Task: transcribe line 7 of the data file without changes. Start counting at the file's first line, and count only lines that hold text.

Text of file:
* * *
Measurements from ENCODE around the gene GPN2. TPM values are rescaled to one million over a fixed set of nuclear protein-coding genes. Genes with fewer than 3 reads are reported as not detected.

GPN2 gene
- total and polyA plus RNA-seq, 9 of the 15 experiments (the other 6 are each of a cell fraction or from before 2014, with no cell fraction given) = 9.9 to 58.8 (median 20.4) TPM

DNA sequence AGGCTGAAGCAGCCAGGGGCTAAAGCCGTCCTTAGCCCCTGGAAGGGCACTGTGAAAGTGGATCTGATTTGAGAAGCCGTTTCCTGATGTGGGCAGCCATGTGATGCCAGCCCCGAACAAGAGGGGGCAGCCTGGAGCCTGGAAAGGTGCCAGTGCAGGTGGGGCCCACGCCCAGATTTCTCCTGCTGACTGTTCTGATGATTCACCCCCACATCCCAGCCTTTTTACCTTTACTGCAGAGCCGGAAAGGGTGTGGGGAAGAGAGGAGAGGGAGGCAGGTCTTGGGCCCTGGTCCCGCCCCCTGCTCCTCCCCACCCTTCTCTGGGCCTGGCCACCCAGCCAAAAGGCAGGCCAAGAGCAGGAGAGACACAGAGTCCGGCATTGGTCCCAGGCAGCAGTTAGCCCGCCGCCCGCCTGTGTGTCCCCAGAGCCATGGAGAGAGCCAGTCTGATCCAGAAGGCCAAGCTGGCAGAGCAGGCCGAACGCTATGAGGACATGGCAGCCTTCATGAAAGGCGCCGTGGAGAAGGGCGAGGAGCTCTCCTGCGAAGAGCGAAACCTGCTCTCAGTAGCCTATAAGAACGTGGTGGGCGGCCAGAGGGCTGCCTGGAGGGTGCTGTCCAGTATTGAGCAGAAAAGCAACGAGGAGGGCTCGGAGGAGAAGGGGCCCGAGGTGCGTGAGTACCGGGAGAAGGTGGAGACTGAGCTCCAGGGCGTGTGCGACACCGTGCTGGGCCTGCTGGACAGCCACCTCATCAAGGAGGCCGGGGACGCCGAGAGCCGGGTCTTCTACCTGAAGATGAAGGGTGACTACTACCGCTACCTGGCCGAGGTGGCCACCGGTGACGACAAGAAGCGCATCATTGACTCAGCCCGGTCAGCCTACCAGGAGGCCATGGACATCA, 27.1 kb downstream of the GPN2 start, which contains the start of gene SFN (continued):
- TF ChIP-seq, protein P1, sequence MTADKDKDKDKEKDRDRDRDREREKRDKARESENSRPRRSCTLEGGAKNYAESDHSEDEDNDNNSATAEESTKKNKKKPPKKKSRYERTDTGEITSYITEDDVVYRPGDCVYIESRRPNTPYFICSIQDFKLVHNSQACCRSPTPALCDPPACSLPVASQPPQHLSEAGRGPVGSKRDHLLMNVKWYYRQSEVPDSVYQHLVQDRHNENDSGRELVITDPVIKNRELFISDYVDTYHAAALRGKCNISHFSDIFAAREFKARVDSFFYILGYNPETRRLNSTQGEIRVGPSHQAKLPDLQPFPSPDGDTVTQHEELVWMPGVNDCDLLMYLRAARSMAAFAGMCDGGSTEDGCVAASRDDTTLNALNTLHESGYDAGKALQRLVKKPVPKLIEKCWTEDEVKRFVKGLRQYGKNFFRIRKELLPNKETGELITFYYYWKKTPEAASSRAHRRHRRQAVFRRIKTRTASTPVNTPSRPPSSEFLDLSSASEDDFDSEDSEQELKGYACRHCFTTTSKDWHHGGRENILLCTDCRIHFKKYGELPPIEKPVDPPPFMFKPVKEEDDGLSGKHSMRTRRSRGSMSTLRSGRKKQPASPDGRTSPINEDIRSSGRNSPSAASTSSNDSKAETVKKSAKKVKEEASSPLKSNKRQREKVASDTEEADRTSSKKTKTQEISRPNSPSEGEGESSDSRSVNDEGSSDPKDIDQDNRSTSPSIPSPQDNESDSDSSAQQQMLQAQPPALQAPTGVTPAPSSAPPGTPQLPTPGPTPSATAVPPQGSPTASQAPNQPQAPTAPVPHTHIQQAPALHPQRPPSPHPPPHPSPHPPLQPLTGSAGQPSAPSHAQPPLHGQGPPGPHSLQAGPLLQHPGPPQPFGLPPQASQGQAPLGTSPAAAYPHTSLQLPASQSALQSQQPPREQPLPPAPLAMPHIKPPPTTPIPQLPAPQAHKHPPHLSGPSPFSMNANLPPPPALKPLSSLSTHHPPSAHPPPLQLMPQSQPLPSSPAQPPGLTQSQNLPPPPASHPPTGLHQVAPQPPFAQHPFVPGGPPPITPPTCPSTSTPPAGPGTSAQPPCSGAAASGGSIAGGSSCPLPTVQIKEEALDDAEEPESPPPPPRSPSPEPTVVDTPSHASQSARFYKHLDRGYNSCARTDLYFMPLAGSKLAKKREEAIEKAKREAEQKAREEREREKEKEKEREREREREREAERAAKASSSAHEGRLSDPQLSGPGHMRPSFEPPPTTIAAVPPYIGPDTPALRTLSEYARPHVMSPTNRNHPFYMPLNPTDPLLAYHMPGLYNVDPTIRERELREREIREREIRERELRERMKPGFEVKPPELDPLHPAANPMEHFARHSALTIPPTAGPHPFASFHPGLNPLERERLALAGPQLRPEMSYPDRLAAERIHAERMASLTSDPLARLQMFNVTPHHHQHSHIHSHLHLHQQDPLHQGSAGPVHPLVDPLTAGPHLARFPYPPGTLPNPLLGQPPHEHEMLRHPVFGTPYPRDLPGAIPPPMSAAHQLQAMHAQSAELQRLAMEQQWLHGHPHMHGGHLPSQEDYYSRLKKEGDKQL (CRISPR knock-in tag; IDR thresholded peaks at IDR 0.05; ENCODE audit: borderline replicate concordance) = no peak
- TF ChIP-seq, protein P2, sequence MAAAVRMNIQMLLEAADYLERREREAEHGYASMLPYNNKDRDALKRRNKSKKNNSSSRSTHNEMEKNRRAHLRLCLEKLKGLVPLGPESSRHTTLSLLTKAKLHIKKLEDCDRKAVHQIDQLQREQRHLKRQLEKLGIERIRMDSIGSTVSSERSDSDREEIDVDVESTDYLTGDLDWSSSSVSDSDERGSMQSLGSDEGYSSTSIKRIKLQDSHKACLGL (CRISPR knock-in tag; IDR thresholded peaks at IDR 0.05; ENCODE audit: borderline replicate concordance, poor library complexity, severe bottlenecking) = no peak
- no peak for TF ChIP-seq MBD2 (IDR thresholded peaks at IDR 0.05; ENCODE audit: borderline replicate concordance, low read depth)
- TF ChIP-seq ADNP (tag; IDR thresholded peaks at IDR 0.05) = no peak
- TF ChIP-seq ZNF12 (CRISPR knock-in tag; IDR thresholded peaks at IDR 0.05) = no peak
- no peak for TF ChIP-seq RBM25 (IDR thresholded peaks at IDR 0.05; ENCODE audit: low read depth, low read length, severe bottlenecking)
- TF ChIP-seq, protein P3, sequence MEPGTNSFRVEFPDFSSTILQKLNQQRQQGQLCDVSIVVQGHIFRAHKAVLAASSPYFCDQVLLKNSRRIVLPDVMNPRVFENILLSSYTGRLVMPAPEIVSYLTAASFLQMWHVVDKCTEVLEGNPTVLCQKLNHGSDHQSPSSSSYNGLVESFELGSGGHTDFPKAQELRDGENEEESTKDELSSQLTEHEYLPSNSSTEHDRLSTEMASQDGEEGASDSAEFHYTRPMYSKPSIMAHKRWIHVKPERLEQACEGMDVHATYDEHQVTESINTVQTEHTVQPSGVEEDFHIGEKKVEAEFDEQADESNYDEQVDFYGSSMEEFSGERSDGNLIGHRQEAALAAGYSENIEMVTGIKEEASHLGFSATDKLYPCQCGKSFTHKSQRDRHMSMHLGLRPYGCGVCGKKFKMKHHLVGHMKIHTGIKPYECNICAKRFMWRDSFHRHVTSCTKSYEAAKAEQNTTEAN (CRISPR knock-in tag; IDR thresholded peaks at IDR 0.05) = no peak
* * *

- no peak for TF ChIP-seq MBD2 (IDR thresholded peaks at IDR 0.05; ENCODE audit: borderline replicate concordance, low read depth)